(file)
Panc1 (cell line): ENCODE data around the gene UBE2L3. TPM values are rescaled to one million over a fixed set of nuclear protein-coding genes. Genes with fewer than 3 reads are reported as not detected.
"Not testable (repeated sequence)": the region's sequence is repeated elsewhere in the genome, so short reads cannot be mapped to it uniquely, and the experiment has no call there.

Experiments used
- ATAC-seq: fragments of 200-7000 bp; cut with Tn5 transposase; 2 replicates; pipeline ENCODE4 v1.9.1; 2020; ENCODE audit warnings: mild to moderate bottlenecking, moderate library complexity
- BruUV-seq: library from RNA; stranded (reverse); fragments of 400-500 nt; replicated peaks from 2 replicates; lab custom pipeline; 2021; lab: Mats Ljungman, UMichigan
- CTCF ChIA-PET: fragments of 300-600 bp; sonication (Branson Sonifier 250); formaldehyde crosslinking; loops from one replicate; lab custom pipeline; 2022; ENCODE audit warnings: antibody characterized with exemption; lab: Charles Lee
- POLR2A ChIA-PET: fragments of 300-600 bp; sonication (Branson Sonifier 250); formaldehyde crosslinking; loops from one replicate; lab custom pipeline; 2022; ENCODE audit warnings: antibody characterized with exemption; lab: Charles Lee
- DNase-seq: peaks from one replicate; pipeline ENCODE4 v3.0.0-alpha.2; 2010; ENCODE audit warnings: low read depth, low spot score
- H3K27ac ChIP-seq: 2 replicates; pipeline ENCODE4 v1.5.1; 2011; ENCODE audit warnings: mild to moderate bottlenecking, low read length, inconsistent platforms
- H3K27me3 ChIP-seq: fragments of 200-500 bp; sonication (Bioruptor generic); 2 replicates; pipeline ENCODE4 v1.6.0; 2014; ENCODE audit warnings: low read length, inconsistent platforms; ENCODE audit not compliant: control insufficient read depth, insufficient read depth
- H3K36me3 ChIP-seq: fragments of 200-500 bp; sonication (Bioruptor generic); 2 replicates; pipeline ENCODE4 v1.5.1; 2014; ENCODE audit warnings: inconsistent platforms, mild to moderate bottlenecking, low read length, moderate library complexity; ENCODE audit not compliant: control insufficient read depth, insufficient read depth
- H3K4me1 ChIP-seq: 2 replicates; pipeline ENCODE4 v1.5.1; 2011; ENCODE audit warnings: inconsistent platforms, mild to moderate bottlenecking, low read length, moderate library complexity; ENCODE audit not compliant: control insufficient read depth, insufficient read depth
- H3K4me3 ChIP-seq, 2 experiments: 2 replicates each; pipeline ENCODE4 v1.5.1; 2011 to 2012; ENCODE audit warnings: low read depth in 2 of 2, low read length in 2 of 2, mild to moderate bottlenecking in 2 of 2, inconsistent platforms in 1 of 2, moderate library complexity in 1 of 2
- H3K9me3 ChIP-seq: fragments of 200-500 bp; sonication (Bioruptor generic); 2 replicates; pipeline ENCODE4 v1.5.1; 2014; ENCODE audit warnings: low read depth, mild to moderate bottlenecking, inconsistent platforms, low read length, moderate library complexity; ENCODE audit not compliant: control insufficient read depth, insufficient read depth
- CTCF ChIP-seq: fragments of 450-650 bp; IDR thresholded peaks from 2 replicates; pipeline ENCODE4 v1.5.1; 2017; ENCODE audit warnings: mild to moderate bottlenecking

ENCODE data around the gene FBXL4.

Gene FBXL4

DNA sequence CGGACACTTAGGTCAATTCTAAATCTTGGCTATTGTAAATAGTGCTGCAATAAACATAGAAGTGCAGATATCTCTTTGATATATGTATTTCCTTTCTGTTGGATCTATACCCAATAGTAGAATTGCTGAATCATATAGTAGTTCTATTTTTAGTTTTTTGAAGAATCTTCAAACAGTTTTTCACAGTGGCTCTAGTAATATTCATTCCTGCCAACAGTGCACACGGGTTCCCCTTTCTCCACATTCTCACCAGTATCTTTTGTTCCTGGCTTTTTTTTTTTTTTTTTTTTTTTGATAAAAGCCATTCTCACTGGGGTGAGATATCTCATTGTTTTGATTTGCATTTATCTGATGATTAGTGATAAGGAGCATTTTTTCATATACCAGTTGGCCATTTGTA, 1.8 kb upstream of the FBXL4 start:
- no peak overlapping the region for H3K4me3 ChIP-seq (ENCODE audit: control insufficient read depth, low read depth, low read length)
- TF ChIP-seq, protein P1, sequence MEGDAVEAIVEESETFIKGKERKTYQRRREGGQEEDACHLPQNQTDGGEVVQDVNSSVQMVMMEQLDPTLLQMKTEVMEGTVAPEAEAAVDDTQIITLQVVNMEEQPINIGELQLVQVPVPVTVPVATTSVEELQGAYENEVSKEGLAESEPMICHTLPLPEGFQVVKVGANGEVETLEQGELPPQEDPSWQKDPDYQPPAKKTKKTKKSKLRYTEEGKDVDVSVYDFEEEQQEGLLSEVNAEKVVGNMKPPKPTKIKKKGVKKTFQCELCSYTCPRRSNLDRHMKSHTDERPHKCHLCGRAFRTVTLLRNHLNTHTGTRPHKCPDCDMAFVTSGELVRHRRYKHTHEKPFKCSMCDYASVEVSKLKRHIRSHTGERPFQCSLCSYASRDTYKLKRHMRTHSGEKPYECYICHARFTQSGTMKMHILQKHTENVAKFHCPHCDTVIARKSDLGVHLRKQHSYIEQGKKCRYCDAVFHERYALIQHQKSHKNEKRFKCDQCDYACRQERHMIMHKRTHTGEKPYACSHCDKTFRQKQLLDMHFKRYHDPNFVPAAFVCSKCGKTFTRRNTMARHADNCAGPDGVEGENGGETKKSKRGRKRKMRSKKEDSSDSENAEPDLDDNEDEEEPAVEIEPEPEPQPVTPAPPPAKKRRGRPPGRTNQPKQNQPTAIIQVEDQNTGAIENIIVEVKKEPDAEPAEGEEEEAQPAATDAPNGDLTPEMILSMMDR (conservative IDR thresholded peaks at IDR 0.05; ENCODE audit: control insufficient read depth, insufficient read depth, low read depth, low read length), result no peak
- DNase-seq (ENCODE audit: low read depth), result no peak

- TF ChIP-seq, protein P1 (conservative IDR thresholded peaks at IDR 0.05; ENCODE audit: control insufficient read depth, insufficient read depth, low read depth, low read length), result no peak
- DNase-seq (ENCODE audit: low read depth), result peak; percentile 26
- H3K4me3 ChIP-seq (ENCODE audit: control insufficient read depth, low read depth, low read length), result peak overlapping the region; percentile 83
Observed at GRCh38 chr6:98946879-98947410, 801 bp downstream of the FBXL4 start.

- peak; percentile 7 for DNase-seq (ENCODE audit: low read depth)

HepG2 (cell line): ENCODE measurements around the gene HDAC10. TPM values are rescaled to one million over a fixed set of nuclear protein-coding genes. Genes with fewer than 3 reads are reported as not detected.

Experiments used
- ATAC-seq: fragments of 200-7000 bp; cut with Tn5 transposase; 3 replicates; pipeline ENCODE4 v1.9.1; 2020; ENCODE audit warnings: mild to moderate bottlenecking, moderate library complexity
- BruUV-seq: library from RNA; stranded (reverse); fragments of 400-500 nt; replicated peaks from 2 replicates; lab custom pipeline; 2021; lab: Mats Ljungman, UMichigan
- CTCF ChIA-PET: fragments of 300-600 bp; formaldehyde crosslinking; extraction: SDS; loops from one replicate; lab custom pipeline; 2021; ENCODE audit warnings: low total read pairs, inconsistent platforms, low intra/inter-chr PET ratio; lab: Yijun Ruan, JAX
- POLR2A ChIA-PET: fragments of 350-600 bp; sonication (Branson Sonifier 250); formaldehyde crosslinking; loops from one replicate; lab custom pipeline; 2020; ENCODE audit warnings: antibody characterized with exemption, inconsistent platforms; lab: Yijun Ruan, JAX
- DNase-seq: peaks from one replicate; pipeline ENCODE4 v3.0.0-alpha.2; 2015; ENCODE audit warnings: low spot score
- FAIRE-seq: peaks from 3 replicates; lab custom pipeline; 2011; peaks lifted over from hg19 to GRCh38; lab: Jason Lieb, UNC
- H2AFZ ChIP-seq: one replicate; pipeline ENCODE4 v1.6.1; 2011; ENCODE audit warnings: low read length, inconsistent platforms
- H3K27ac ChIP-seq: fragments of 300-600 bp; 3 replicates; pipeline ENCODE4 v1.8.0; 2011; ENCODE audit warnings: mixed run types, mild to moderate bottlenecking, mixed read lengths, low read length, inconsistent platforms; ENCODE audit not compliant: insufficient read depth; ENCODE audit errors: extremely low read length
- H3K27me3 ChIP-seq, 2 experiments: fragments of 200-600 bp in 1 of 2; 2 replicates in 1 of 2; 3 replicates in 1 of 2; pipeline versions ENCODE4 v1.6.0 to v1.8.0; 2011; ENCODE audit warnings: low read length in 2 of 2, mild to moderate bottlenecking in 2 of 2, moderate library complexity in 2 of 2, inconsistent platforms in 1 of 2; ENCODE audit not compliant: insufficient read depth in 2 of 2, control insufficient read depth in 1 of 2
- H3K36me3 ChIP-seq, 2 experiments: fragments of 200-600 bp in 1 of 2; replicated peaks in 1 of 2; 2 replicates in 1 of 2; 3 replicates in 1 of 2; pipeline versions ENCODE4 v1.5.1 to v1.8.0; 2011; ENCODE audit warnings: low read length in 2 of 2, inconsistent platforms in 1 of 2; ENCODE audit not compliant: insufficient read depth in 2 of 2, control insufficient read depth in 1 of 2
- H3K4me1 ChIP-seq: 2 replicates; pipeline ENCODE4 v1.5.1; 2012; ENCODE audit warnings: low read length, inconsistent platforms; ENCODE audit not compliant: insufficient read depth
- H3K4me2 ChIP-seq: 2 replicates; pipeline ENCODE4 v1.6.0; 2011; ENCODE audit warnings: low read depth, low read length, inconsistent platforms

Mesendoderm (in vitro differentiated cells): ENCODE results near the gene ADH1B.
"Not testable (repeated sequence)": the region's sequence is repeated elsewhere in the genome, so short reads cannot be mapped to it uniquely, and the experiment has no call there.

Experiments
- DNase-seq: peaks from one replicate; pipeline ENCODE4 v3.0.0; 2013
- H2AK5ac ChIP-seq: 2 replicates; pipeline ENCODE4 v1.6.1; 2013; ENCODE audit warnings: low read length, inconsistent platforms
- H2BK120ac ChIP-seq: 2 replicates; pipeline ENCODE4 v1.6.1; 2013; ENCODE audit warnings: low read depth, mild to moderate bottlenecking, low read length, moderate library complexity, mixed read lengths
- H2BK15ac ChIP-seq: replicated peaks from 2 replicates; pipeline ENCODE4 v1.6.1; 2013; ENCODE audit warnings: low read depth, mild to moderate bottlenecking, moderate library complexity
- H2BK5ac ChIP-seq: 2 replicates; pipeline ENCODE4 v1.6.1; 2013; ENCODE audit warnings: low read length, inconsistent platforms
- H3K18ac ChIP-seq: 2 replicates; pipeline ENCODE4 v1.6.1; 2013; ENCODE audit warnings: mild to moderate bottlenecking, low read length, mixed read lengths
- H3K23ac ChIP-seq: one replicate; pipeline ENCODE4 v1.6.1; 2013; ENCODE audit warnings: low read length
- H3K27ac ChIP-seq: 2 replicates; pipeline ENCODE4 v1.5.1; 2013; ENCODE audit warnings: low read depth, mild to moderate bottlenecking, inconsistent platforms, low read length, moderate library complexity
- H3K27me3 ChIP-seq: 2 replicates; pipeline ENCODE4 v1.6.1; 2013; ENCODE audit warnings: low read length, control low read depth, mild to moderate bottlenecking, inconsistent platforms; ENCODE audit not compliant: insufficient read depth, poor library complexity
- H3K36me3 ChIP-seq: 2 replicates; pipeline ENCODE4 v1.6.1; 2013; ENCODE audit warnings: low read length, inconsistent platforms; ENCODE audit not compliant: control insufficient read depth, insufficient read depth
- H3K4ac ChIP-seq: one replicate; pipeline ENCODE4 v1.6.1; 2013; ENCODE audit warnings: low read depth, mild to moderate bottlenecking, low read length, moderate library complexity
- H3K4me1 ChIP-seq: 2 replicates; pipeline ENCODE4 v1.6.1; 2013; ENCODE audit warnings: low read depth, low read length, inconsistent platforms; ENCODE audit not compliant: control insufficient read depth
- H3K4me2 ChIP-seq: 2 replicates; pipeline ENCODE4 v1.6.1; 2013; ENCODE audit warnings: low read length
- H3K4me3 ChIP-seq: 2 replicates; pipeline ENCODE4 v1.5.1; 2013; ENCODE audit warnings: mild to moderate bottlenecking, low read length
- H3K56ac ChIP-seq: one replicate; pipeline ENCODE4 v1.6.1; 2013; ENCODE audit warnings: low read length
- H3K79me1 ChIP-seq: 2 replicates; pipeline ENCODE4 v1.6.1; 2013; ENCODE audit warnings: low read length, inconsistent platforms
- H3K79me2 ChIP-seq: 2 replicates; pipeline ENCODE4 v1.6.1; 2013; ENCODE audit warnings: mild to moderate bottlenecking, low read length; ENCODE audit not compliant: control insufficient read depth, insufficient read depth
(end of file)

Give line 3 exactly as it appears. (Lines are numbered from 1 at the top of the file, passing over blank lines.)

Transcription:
Experiments used